I recently watched a tv show in which a main character was raped. Her actions during the rape were understandable; after resisting for several minutes, she finally went still, only slightly lifting her head to lock her eyes on something far away. No doubt she wanted to imagine that she was somewhere else and that this rape was already a buried memory.
But few crimes are as consequential as those committed to our bodies, and this is the great weight of Remica L. Bingham’s powerful new book What We Ask of Flesh. Bingham profiles many women and girls, all victims of rape or other physical abuses, to revive them (and her audience, I suspect) to consciousness. It is crucial that survivors of bodily violence articulate and share their experiences, Bingham contends, even if the language to do so is lacking. Another fitting title for this collection of poems might be How We Speak of Flesh, for it is a stunningly rigorous critique of the limited and biased vocabulary with which Americans discuss physical violence against women.
The first of the book’s three parts is a long poem, “The Body Speaks,” comprising twelve sections. Sectioning is appropriate, since the poem opens with a Bible story about a woman raped by townsmen and, once dead, cut into body parts that are sent to each of the twelve tribes of Israel. Bingham’s first book, Conversion (Wayne State UP), also featured women from the Bible; these are our figurative ancestors, her poems suggest, women who went first and who many of us know well.
Of them, Bingham writes, “These hands held / water for desert thirst, held / barley, held,” stopping the sentence there to evoke images of women cradling babes. Tragically, “their piety // has not saved them,” Bingham observes, and in the poem’s ninth and most moving section, she imagines their collective dread of men’s sexual aggression:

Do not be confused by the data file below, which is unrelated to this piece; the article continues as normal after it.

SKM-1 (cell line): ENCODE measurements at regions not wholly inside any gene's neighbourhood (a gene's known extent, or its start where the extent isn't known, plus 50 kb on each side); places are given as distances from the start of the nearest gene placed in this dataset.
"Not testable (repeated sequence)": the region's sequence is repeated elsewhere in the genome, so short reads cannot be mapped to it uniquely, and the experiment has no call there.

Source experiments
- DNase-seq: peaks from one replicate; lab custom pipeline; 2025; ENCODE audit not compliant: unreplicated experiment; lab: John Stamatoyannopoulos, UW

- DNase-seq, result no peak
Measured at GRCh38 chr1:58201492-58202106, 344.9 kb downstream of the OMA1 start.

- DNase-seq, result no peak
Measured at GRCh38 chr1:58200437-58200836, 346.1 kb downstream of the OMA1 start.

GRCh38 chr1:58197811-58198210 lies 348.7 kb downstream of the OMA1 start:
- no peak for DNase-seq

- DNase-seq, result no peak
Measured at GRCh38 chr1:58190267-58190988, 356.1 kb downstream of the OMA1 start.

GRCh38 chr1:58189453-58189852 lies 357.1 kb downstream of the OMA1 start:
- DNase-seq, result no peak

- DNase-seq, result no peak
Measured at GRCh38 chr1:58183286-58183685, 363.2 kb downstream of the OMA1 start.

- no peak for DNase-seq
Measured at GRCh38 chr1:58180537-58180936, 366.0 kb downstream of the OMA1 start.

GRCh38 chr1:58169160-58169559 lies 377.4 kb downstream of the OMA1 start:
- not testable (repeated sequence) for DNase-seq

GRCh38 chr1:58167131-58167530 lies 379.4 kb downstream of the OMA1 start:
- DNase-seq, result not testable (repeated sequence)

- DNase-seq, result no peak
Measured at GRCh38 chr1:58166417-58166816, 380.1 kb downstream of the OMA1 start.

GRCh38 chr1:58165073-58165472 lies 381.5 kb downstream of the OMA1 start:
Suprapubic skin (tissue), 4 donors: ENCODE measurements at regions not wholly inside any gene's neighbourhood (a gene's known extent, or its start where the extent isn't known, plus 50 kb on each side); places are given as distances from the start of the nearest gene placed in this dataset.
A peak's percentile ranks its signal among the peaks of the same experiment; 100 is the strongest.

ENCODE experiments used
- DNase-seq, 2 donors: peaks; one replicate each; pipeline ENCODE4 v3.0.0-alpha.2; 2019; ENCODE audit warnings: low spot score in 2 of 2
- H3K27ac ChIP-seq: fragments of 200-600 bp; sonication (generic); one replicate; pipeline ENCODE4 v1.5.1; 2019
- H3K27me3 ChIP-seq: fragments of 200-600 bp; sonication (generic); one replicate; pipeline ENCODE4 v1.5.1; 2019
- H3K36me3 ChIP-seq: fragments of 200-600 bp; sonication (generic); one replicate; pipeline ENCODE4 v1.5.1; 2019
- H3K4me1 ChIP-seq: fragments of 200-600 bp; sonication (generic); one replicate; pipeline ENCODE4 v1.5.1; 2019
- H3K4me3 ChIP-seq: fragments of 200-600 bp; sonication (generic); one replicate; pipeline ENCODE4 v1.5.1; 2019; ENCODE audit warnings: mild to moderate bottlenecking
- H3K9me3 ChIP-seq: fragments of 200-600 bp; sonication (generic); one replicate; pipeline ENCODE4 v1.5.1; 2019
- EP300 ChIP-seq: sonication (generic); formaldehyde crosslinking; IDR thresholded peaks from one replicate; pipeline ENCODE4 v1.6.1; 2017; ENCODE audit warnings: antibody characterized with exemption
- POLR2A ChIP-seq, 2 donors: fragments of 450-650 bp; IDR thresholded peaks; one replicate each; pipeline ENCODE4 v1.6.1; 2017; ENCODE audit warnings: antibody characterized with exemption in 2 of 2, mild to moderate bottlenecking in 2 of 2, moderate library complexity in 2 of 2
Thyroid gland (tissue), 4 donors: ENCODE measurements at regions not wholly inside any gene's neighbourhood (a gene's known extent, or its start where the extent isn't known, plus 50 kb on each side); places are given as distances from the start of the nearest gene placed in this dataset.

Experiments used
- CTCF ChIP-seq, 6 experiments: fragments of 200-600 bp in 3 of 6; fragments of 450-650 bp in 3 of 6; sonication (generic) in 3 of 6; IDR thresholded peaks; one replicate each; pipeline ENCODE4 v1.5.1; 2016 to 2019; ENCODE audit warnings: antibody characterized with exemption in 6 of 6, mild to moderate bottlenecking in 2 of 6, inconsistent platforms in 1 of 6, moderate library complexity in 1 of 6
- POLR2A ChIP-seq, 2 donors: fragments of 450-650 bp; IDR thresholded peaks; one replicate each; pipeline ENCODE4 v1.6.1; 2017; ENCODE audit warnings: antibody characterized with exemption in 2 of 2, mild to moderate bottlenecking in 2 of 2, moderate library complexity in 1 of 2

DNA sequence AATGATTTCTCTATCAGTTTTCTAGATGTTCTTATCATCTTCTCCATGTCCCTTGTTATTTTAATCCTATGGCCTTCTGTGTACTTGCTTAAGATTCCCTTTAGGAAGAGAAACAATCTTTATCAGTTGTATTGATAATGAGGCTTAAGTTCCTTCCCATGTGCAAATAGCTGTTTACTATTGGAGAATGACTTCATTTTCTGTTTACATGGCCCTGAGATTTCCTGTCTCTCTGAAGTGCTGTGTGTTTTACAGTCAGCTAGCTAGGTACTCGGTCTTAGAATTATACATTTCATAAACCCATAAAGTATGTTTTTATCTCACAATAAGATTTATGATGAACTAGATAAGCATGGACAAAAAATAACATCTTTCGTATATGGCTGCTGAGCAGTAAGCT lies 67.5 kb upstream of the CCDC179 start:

The quiet means we’re not through yet. When it comes
it is hungrier than we imagined, asking much back. [End Page 164]
Bingham’s poems not only speak back to sexual entrapment but also look forward. In a later section, she writes, “the next time / we want to live / without consequence, with favor, / among men.” This visionary sensibility, when applied to the English language, is inspiring; in the poem’s fifth section, she campaigns,
Say vulva and make it clean say labia say lips slip not folly not force or flinch or fist
The alliterative music of these commands is a gentle argument for changing our words, and thus our minds, about cultural violence against women. Bingham goes after language again in a section that extracts lines from poems by twenty-eight well-known women, including Maxine Kumin, Ntozake Shange, and Natasha Trethewey, in an extensive definition of the word “come.” Braiding women’s voices, she demonstrates the bloody history of seemingly harmless words. Come, as in to return to a person’s memory, as in, “The flesh itself is finished / so close it’s come to the end / . . . a husk set aside, tied shut”; or come, as in to approach or move toward a particular person or place, as in, “An hour ahead of sun / I come to find you . . . / neck drooped unconscious.”
Part 2 of this book is more obviously tied to Bingham’s identity as an African American woman, though many of these poems focus on childhood. The opening poem, “Things I Carried Coming into the World,” is this poet’s chance to load “come” with her own meaning, as well as to borrow perhaps from Tim O’Brien’s important story The Things They Carried. An outspoken witness, Bingham lists an overwhelming number of influential and traumatic experiences, such as “foreign bodies wandering through my own” and
. . . a mother of mine two mothers removed . . . left broken on the sidewalk after a drunk white man jumps the curb in the colored neighborhood
In “Maieusiophobia,” a psychological term for the fear of childbirth, Bingham describes her fraught relationship with her mother. In the book’s title poem, she introduces more technical jargon to tell the...